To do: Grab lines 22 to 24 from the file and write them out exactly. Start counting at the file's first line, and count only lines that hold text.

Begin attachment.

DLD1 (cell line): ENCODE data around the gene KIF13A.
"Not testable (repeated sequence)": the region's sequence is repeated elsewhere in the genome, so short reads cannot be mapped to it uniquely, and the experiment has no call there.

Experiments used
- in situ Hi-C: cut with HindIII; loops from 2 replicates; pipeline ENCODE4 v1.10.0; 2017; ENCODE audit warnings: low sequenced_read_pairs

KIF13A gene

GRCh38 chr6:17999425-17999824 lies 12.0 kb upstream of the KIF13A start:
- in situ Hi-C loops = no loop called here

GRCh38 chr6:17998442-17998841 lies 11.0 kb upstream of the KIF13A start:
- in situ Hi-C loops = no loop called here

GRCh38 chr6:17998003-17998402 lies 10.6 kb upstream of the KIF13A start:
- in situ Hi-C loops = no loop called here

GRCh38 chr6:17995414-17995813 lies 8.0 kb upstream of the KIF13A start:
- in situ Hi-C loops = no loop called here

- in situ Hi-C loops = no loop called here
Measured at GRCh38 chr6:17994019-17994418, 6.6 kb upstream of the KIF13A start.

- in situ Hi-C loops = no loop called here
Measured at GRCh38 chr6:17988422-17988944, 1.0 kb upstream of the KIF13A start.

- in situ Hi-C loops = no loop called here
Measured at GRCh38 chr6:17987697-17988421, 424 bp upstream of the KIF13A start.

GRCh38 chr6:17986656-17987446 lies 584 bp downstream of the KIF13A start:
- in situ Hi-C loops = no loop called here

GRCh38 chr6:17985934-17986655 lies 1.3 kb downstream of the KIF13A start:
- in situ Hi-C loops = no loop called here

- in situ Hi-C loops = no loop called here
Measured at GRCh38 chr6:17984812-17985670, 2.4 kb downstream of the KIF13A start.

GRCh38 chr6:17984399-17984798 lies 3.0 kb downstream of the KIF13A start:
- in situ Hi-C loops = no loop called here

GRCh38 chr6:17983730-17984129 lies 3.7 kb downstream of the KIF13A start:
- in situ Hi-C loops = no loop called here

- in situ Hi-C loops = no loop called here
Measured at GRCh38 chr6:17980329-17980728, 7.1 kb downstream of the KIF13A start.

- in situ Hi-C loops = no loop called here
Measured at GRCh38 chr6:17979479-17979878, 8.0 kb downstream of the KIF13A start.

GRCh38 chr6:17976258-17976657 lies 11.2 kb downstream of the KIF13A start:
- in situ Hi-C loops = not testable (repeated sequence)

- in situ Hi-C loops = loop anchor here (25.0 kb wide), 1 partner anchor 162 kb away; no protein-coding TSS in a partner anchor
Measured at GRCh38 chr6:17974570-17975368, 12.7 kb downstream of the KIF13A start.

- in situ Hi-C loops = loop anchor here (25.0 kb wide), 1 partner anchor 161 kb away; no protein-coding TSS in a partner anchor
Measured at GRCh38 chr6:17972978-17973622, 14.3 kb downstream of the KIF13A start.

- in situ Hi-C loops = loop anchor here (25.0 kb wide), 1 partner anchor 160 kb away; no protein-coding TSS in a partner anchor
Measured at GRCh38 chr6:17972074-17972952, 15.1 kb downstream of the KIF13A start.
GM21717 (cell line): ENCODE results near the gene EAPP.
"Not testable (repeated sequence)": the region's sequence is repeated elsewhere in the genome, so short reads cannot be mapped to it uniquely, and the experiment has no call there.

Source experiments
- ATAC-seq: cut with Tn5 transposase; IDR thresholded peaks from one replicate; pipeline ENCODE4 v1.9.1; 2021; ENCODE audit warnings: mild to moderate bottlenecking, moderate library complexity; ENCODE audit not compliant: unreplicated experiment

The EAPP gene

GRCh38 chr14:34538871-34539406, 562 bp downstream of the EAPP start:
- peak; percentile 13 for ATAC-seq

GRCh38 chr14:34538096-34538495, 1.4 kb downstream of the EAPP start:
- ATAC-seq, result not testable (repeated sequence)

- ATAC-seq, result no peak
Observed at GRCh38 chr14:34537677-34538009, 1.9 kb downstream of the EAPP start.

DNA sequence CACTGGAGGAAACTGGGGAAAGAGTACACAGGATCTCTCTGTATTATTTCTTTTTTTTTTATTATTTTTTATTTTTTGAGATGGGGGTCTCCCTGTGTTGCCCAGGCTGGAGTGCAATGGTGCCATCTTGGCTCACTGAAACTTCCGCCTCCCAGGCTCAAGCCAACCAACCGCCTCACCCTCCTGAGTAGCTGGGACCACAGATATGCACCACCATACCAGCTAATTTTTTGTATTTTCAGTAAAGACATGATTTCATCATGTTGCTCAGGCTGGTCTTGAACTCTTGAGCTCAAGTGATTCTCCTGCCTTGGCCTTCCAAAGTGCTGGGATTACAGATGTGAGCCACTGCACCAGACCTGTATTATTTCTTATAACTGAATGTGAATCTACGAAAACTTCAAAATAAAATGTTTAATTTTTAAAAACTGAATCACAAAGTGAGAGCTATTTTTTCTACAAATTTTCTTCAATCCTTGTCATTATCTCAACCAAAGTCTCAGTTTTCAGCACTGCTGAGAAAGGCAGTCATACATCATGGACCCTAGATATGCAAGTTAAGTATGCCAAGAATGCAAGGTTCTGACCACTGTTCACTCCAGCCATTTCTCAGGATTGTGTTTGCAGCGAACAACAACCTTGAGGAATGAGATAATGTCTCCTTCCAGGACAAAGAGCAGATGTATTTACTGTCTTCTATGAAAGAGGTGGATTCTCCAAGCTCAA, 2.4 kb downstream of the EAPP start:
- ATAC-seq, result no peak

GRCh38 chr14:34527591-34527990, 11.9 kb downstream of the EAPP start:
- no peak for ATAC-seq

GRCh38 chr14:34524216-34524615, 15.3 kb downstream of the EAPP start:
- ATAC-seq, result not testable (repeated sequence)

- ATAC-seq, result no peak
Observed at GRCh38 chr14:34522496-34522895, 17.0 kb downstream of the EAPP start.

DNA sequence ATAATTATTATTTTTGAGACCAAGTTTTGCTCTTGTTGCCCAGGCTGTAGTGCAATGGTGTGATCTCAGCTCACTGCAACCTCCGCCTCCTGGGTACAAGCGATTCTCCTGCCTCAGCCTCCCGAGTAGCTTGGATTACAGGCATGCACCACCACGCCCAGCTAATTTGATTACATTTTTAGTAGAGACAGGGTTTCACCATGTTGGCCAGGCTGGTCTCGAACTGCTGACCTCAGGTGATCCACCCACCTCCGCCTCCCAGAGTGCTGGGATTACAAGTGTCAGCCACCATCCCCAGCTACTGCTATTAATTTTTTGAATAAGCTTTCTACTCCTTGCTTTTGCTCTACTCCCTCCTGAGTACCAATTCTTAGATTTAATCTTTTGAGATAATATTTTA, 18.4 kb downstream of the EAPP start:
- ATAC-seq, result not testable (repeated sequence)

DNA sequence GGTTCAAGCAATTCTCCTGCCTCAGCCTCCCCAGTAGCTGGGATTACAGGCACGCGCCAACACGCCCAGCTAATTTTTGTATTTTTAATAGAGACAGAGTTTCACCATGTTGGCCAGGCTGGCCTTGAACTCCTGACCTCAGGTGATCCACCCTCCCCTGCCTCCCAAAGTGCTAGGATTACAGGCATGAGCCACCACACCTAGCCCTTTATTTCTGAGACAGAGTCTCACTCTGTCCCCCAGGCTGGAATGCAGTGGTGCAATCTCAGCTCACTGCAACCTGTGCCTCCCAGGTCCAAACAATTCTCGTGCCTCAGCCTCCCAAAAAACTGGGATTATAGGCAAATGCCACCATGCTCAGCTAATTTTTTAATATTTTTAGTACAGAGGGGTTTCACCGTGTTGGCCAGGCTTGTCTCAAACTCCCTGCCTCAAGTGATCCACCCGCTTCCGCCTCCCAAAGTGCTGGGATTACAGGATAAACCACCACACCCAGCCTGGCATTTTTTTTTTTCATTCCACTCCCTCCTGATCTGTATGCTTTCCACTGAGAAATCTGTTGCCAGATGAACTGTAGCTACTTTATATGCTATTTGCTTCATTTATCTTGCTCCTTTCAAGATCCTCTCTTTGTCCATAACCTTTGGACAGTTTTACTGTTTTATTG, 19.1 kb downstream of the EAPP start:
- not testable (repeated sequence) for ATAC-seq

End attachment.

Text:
GRCh38 chr6:17985934-17986655 lies 1.3 kb downstream of the KIF13A start:
- in situ Hi-C loops = no loop called here

- in situ Hi-C loops = no loop called here